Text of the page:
By Joe Young
Egypt is on the road to civil war, even if policy makers don’t like the term. Scholars have argued about it, but most agree that civil war is a form of political violence where a state and at least one group of non-state actors engage in killings that exceed some threshold, usually 1,000 people.1 There was a debate circa 2004-2006 over what to call the violent events in Iraq. Most scholars, appealing to the definition above, claimed that it was a civil war. In hindsight, they were right.
Why does civil war begin? Some of the most cited (read important) scholarly works on civil war used mainly structural variables to explain its onset. We learned that places with poverty, mountains, and large populations are most prone to this toxic violence. These studies2 help us understand where civil war is likely to occur but shed little light on when it will happen.3 These works motivated my own large-scale (read dissertation) project on civil war.4 I argued that states where insecure leaders faced with domestic mobilization respond with repression5 are the places (and times) we should see civil war. This is built on a fairly pedestrian, but overlooked and important necessary condition: For civil war to occur, there must be joint production of violence by the state and non-state actors. In short, we need to know why people are mobilizing against the state and why the state is killing those people. Mountains, lots of people, and poverty is not enough.
In Egypt, we have an insecure and tenuous leadership faced with a counter claim to state control.6 The current leadership has begun the process of civil war by killing Morsi supporters en masse. Research on social movements and violence suggests the state’s choices vis-à-vis dissidents can influence whether the opposition responds with violence.7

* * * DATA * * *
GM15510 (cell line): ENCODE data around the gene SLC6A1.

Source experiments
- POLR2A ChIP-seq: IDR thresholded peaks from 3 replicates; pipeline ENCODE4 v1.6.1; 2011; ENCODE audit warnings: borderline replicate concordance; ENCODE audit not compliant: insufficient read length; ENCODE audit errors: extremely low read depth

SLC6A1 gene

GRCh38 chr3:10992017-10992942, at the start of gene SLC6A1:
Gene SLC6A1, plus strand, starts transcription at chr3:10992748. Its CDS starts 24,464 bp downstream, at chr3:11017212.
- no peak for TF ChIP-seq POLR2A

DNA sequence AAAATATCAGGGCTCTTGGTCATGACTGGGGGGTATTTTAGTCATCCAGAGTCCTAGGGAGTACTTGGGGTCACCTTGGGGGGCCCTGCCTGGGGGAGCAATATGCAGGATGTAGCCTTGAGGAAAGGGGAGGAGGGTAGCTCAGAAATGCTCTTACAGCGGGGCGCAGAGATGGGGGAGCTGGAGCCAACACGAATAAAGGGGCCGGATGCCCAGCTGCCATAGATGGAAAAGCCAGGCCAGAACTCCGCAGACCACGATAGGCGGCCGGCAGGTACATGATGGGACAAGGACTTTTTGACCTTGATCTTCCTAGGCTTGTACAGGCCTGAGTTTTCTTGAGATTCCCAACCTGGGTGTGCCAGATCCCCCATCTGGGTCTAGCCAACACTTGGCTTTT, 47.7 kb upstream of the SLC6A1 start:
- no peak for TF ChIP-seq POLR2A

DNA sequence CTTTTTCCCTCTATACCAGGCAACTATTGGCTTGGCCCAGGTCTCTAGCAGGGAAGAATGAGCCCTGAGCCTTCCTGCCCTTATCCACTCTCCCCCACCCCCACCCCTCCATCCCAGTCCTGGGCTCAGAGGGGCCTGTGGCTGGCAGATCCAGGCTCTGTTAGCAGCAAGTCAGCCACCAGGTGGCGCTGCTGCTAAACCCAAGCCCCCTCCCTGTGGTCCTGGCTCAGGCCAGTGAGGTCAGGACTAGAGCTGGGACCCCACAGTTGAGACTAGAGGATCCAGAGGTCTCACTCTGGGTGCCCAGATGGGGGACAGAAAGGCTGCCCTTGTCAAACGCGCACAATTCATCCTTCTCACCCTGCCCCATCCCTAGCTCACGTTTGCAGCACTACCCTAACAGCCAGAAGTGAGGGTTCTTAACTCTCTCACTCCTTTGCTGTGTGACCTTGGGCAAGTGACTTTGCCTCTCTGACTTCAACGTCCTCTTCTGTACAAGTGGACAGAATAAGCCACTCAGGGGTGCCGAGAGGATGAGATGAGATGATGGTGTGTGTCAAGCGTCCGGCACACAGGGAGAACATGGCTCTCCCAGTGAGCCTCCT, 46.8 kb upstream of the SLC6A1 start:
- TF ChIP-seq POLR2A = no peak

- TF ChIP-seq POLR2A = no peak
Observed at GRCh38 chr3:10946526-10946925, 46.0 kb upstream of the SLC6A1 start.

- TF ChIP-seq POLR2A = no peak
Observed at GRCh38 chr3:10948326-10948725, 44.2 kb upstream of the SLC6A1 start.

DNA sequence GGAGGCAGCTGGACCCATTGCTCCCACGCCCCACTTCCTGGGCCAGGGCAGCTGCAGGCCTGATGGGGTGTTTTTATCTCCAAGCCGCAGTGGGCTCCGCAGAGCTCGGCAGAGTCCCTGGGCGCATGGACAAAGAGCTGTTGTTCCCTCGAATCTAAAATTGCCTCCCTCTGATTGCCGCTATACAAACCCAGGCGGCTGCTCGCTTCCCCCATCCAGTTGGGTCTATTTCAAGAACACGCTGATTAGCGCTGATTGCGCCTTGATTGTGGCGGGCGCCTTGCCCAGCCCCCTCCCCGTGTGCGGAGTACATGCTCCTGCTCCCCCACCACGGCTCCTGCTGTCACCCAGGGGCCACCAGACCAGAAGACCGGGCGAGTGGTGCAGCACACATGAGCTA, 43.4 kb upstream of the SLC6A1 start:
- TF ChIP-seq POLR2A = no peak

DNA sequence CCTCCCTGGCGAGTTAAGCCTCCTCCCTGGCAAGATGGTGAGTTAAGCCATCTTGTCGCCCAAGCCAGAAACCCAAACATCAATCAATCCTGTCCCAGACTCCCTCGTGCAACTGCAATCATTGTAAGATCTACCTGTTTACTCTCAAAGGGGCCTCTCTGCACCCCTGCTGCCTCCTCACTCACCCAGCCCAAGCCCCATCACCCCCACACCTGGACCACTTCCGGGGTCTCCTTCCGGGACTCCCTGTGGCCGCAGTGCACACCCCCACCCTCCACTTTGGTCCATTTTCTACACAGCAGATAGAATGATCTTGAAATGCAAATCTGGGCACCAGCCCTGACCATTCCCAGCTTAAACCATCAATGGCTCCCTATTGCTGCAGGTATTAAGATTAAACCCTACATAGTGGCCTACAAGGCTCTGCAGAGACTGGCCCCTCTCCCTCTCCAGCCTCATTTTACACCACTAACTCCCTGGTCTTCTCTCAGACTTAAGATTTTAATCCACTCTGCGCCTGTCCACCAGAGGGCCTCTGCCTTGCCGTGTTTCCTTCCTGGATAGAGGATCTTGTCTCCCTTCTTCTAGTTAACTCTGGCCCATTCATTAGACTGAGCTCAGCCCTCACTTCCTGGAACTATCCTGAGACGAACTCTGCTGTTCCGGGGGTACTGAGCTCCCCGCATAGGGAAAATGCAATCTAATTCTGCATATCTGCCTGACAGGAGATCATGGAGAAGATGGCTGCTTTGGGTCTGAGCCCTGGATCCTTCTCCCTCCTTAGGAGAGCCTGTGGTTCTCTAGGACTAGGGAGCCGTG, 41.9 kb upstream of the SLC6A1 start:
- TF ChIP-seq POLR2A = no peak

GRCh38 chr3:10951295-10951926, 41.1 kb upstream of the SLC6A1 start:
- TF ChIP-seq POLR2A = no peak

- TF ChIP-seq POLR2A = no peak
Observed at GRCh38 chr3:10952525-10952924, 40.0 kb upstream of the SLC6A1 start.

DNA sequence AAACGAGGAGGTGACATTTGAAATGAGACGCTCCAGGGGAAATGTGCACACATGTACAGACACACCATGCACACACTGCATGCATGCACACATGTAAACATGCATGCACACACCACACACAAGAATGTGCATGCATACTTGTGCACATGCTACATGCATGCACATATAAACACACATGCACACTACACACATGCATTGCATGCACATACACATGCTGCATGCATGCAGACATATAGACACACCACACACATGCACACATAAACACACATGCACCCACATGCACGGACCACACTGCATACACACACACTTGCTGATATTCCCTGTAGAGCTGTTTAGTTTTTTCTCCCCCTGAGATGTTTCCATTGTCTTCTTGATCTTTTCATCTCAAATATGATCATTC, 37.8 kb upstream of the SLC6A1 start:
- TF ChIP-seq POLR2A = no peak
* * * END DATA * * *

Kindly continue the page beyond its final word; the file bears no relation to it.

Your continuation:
Reports here and here suggest that the Morsi supporters are turning to violence in response, but not yet in the same proportion. Extremists, who don’t necessarily support Morsi but see a political opportunity, have moved to violence in some cases.
Jay Ulfelder suggests that what is happening in Egypt is Mass Killing. But the next move by the Brotherhood and other disaffected Egyptians is important. If they choose nonviolence when confronted with repression, they may be more likely to win this struggle.8 If the opposition chooses violence over nonviolent resistance in the coming days and weeks, this process will continue ultimately leading to deaths beyond the threshold that most consider the onset of civil war. If this occurs in Egypt like it did in Syria or Iraq, the human costs and the impacts on international security will be tremendous.
1 See Sambanis 2004 for an excellent overview of the problems and solutions to this defining the concept.
3 See a working paper by Davenport, Lichbach, and Armstrong that makes a related series of critiques of the structural approach to modeling civil war.
4 See one of the published chapters here: Young 2012.
5 See our own Christian Davenport’s Annual Review of Political Science article for an excellent overview of what we know and don’t know about state repression.
6 The contest can be over the whole state, a piece, or some major policy.